The average person is probably pretty leery about investing in financial stocks right now. They're leery about investing in general, let alone in financials. And who could blame them? Many have questioned some of the tactics of the big financial institutions, especially in the wake of the major collapse in 2008. And though the economy has recovered a bit since then, the economic outlook is still far from rosy. Given these things, nobody would blame people from thinking they should stay away from financial stocks.
However, one such stock might be worth taking a look at: JP Morgan Chase (JPM). JPMorgan - currently trading at around $36 - has certainly not been an exception to the tumultuous past few years, but it has come out relatively unscathed as compared to some of its competitors. While it may seem strange to recommend investing in a company whose CEO is currently being questioned by Congress, hear me out. In fact, I think his testimony is all the more reason to get behind his company. Given the success of the testimony of CEO Jamie Dimon, as well as positive signs from some investors, I recommend investing in JPMorgan.
Last month, JPMorgan announced it lost over $2 billion in the span of six weeks. Normally a company losing money wouldn't be met with a Congressional hearing, but it was the way the company lost the money that alarmed the folks on Capitol Hill. CEO Dimon admitted the money was lost through a risky portfolio that was meant as a hedge against other company activity. You could make the argument that this would have flown under the radar in most years, but in the wake of the 2008 financial crisis, lawmakers are hypersensitive to these sorts of investments. As such, Dimon was summoned to Capitol Hill to be grilled by lawmakers. And by all accounts, Dimon performed brilliantly. He apologized, completely accepting responsibility for engaging in investments that were too risky. He was also quick to point out, however, that no money coming from customers or taxpayers was lost. Many were immediately impressed by his testimony, including one trader, Joe Najarian.
"He was a master," Najarian said to CNBC. "He was apologetic when he needed to be; he described the circumstances very well. And senators who went after him aggressively found they weren't properly armed."
Dimon also made the brilliant move of announcing that company executives who were responsible for the enormous losses will most likely have some of their pay revoked. Though such a move would be unprecedented for the company, Dimon said under company policy pay can be taken from executives for "exercising bad judgment." While this isn't a huge deal financially, it is a great move from a public relations standpoint. People want to see bank executives be held accountable for their actions, and a CEO like Dimon accepting responsibility and being willing to revoke the pay of his employees is a great move for JPMorgan's image.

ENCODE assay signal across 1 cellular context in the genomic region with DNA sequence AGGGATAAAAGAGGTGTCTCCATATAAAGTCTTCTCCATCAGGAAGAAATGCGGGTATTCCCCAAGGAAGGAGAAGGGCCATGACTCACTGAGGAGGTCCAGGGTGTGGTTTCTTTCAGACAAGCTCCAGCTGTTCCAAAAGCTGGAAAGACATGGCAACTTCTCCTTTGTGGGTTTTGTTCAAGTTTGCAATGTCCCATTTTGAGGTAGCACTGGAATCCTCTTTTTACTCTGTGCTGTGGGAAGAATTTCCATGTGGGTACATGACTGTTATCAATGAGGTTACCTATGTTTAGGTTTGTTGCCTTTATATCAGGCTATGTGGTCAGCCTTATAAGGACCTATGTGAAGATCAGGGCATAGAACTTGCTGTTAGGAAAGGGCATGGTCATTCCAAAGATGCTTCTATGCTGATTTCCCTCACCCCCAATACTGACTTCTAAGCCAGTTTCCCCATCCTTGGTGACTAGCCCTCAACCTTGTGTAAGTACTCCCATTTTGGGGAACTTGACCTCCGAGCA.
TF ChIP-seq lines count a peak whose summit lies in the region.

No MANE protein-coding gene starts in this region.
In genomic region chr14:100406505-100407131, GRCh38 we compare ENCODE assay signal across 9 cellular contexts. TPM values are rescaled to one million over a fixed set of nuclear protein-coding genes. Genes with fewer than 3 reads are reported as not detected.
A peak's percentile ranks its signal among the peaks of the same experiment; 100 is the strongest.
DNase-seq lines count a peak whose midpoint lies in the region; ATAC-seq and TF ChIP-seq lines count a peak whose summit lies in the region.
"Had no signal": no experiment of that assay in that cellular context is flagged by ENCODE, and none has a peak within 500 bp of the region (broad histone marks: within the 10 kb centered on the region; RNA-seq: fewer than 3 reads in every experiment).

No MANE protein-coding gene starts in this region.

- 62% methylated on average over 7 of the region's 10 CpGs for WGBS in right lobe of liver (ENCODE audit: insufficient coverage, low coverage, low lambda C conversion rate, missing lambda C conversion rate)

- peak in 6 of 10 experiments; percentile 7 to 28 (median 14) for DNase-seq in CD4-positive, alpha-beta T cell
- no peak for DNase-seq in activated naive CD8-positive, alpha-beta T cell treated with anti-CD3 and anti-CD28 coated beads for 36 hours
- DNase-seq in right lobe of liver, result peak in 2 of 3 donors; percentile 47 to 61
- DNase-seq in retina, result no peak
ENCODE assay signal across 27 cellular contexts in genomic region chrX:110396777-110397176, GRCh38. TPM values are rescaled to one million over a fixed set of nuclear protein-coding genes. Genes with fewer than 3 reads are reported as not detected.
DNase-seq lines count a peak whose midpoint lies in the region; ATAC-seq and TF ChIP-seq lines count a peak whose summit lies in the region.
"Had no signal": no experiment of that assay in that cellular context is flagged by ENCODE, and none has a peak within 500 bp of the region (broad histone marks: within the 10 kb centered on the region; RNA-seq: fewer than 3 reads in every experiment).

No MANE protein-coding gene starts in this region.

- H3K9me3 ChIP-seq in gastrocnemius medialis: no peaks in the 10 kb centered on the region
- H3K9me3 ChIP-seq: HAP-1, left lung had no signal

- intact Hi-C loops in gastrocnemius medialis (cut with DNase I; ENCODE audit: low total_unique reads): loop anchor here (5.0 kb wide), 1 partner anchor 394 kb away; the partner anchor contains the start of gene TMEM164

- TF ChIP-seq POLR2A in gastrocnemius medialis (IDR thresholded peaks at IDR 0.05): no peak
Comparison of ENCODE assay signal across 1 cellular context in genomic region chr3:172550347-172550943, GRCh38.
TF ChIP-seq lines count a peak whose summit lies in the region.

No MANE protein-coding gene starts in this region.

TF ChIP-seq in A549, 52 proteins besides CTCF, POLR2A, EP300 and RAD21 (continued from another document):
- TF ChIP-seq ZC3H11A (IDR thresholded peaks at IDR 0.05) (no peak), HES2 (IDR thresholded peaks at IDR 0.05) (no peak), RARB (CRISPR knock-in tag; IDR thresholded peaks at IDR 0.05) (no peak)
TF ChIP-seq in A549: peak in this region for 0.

As such, I would expect the stock to climb, at least in the short-term. But the company may be quite profitable in the long-term as well. First, let's look at JPMorgan relative to its competitors right now. JPMorgan took home $90 billion in revenue last year, compared to $77 billion for Bank of America (BAC), $66 billion for Citigroup (C). and $40 billion for Barclays (BCS). JPMorgan's net income was also tops among those companies. And as mentioned before, JPMorgan came off relatively unscathed as compared with many other financial stocks in the wake of the 2008 financial crisis. Goldman Sachs (GS) is also looking strong going forward, but two factors make it less attractive than JPMorgan. One, it is much more expensive. And two, it has a more negative image in the minds of the public compared to JPMorgan. So, it seems JPMorgan is in great shape going forward relative to its competitors.
Admittedly, things aren't all rosy for JPMorgan, as regardless of how well Dimon does with his testimony, it's never good to be grilled by lawmakers. The company will have to do its share of damage control. And it may have to prepare itself for a potential credit downgrade from Moody's. But JPMorgan won't be alone in getting downgraded, and it is to be expected given the current climate and the $2 billion loss. I think while being downgraded will affect its stock price in the short-term, overall the company should increase in value in the long run. Another key factor to the strength of JPMorgan is its generous 3.6 percent dividend, which looks great compared to its competitors. As noted, the company did far better on its Federal Reserve stress test than Citigroup, who only offers a 0.1 percent dividend.
Clearly, it's a volatile time for the economy as a whole, let alone just financial stocks. So, if you think you're going to avoid risk by avoiding financials, you're wrong. Sure, it's risky to get involved with big financial stocks right now, but it's also risky to buy pretty much anything but gold.
If I'm going to invest, I want to invest in a company that has a strong, respected CEO like Jamie Dimon. His testimony on Capitol Hill left nearly everyone impressed; it seems he's handled losing $2 billion in a risky investment better than anyone could. Given Dimon's testimony and the fact that JPMorgan hasn't suffered nearly as much as others from the 2008 financial crisis, I am confident the stock will do well going forward. There's certainly a lot of buzz from investors about JPMorgan right now, so it might be better to get in sooner rather than later. Over the long-term, I'd feel great about investing in the country's biggest bank.
Disclosure: I have no positions in any stocks mentioned, and no plans to initiate any positions within the next 72 hours.